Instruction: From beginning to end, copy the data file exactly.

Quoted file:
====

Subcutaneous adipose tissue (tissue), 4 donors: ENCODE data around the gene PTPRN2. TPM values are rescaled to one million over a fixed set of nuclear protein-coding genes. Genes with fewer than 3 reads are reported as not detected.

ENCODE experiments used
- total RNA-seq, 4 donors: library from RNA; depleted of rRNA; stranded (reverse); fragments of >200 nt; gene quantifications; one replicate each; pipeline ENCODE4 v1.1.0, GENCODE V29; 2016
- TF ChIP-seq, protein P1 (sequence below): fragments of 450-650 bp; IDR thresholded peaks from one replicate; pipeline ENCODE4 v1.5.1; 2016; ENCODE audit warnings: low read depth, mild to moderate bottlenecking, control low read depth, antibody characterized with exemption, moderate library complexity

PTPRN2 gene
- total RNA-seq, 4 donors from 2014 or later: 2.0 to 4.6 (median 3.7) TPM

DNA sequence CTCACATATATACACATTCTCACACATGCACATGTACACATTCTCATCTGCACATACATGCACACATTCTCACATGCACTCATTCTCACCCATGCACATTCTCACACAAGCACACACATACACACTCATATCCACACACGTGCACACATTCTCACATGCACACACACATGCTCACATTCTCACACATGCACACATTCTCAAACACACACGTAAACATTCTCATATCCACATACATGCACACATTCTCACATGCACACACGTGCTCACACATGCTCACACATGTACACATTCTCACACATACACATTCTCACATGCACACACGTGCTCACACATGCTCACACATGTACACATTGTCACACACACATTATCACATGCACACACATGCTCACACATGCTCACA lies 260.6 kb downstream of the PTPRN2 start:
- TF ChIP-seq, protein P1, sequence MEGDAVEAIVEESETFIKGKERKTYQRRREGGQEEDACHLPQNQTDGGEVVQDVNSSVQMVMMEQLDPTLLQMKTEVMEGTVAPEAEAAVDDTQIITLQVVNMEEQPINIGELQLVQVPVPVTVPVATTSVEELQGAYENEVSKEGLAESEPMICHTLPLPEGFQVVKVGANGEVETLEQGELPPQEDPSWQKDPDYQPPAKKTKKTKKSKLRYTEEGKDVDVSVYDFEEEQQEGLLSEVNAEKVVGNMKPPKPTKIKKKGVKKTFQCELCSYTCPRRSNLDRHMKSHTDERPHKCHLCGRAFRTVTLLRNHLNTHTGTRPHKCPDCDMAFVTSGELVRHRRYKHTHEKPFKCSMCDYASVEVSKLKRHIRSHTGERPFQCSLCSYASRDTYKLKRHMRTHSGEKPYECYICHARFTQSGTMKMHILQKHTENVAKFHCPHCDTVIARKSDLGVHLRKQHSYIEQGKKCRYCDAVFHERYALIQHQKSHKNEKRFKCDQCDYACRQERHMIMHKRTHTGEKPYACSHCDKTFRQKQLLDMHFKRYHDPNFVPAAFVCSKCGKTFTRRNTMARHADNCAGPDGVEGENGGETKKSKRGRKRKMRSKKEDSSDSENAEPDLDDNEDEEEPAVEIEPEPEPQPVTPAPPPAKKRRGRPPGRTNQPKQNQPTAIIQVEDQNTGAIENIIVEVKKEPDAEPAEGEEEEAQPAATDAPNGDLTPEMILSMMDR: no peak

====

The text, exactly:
Subcutaneous adipose tissue (tissue), 4 donors: ENCODE data around the gene PTPRN2. TPM values are rescaled to one million over a fixed set of nuclear protein-coding genes. Genes with fewer than 3 reads are reported as not detected.

ENCODE experiments used
- total RNA-seq, 4 donors: library from RNA; depleted of rRNA; stranded (reverse); fragments of >200 nt; gene quantifications; one replicate each; pipeline ENCODE4 v1.1.0, GENCODE V29; 2016
- TF ChIP-seq, protein P1 (sequence below): fragments of 450-650 bp; IDR thresholded peaks from one replicate; pipeline ENCODE4 v1.5.1; 2016; ENCODE audit warnings: low read depth, mild to moderate bottlenecking, control low read depth, antibody characterized with exemption, moderate library complexity

PTPRN2 gene
- total RNA-seq, 4 donors from 2014 or later: 2.0 to 4.6 (median 3.7) TPM

DNA sequence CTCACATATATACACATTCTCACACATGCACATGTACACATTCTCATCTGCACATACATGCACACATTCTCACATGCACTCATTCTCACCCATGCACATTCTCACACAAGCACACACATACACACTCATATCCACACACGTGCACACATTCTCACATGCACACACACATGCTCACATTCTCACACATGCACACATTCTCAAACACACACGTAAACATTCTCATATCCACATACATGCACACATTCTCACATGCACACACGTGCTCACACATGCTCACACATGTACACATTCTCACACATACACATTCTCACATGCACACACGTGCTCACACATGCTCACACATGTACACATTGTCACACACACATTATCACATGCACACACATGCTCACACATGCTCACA lies 260.6 kb downstream of the PTPRN2 start:
- TF ChIP-seq, protein P1, sequence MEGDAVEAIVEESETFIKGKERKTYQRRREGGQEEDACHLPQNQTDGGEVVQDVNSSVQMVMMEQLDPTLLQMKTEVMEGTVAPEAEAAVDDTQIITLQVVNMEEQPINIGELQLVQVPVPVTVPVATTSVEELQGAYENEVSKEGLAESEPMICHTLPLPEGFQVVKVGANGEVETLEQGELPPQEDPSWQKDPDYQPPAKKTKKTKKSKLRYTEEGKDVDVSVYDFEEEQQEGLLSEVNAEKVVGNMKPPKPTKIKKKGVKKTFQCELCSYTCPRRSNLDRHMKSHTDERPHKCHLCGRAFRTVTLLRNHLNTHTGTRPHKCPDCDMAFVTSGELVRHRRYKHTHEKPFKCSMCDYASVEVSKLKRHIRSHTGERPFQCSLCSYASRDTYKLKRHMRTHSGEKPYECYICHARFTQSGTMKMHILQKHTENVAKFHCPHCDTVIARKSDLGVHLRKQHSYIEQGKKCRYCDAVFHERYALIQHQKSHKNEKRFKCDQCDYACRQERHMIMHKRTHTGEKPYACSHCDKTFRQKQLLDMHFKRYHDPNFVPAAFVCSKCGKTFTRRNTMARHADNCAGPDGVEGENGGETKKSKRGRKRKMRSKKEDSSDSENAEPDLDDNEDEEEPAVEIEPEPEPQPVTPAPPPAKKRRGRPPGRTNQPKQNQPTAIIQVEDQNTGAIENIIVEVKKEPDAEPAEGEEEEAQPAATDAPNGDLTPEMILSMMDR: no peak